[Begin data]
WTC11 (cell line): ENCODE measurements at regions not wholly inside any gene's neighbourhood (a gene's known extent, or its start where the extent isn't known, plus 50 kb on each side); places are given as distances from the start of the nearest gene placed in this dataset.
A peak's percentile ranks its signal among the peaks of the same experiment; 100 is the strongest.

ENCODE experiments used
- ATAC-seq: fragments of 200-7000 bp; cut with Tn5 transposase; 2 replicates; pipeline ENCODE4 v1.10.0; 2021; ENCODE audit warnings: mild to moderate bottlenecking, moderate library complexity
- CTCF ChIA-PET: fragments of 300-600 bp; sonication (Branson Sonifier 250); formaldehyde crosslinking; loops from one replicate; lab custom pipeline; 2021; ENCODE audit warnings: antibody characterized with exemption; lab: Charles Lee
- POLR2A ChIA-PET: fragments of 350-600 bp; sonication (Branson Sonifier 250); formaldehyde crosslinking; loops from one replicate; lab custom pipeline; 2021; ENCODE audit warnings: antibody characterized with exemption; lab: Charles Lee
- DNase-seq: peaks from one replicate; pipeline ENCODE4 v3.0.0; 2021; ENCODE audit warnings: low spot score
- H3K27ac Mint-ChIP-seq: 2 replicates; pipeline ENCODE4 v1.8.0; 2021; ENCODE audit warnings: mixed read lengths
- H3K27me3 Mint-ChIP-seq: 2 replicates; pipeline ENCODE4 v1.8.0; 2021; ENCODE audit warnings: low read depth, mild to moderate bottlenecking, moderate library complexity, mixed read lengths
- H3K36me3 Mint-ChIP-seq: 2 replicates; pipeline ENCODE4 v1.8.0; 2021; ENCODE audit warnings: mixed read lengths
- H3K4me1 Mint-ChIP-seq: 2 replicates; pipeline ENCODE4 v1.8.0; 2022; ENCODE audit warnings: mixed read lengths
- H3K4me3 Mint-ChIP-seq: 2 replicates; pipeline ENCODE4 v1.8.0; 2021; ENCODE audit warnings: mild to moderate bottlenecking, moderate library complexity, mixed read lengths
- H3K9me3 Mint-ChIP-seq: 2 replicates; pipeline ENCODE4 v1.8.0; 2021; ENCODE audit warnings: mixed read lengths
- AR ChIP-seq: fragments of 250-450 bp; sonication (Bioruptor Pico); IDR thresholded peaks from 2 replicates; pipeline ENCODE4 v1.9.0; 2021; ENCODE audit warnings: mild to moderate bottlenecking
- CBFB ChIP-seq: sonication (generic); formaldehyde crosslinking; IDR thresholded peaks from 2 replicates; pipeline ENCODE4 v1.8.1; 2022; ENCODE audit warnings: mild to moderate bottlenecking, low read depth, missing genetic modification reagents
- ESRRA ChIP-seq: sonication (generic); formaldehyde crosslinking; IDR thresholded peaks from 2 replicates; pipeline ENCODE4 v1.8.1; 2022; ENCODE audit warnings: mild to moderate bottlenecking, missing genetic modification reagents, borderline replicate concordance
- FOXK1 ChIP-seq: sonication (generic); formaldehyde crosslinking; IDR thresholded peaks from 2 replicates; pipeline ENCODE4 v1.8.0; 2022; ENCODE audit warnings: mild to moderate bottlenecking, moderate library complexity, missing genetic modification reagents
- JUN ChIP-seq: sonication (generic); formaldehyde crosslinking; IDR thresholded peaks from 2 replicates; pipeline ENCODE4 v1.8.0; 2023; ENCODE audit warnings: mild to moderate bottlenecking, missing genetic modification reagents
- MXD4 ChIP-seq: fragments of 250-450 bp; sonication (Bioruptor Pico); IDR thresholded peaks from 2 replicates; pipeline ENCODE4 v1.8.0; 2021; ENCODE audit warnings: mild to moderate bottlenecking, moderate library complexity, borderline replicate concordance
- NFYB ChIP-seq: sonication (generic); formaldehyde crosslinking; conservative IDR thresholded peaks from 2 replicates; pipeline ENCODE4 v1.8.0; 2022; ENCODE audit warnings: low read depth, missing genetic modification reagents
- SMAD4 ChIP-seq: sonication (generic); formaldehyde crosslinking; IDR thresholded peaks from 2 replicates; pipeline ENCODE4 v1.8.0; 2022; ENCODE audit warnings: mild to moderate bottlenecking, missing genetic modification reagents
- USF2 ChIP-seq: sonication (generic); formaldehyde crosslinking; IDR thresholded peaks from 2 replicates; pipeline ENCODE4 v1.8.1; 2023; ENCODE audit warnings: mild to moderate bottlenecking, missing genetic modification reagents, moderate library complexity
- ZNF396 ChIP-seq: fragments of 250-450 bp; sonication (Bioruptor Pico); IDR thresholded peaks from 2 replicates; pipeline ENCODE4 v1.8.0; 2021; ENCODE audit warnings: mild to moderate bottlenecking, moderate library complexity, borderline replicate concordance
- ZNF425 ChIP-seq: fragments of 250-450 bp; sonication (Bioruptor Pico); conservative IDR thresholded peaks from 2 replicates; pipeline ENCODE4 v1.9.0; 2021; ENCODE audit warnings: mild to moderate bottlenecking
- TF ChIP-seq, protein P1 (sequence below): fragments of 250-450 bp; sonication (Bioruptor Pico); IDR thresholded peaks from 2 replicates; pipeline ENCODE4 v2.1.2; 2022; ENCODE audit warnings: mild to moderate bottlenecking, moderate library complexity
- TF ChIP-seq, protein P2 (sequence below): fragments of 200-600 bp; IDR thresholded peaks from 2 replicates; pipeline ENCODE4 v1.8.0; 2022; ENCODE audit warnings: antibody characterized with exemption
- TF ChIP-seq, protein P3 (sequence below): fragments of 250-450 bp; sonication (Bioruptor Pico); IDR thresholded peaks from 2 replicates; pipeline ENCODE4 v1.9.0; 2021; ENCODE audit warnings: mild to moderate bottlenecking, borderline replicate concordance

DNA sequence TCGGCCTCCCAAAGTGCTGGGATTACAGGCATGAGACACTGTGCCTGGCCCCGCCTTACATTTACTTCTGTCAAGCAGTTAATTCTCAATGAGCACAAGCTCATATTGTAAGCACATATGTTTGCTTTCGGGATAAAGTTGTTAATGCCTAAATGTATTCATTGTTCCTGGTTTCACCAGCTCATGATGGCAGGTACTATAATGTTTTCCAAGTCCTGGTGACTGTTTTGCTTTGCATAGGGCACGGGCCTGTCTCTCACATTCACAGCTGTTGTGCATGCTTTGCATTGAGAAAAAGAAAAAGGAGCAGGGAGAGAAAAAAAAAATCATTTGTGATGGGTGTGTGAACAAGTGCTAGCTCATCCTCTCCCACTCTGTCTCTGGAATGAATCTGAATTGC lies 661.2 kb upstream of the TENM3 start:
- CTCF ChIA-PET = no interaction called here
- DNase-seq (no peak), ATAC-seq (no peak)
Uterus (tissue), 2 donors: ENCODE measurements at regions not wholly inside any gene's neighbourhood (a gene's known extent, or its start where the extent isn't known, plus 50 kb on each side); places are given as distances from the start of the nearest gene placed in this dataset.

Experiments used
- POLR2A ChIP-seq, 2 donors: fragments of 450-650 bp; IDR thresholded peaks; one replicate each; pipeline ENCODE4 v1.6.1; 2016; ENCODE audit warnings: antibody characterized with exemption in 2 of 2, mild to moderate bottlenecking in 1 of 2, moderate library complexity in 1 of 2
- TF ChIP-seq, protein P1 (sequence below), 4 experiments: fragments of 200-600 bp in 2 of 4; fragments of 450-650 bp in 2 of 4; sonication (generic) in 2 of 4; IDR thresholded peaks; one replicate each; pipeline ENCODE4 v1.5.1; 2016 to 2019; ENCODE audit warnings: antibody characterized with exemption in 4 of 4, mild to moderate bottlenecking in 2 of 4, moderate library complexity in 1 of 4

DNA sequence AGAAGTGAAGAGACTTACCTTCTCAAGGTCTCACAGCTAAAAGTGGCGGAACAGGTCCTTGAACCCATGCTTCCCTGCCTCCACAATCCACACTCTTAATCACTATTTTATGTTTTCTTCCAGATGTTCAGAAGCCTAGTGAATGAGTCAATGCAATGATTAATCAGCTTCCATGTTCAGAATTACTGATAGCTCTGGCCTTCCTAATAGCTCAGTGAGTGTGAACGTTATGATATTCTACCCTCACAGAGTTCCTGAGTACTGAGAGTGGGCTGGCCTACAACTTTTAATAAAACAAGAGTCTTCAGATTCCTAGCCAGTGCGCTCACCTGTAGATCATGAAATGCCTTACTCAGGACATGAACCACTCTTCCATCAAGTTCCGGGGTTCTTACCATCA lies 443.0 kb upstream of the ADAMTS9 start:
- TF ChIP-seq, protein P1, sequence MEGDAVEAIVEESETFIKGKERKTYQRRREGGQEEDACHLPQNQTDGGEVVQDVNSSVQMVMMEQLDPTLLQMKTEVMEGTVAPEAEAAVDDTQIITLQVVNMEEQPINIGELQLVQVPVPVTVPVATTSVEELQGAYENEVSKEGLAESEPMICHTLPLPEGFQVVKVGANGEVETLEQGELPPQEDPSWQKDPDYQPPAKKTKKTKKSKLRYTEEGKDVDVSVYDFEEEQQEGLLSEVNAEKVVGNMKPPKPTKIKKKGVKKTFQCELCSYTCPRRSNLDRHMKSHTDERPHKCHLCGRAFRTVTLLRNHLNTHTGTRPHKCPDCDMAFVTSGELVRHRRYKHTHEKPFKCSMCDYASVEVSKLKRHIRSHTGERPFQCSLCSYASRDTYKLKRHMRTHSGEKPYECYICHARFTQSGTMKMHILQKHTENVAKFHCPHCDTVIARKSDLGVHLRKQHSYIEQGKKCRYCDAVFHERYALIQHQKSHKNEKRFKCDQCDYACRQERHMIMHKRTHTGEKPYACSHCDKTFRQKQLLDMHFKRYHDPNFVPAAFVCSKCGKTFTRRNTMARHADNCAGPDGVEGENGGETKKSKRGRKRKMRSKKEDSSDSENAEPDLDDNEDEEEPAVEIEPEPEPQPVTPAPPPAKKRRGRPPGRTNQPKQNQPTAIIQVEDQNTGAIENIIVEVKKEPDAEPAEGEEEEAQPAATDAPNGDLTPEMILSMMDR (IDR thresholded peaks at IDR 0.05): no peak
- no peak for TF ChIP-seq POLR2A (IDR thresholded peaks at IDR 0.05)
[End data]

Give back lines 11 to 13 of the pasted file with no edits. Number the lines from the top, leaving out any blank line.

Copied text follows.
- H3K4me1 Mint-ChIP-seq: 2 replicates; pipeline ENCODE4 v1.8.0; 2022; ENCODE audit warnings: mixed read lengths
- H3K4me3 Mint-ChIP-seq: 2 replicates; pipeline ENCODE4 v1.8.0; 2021; ENCODE audit warnings: mild to moderate bottlenecking, moderate library complexity, mixed read lengths
- H3K9me3 Mint-ChIP-seq: 2 replicates; pipeline ENCODE4 v1.8.0; 2021; ENCODE audit warnings: mixed read lengths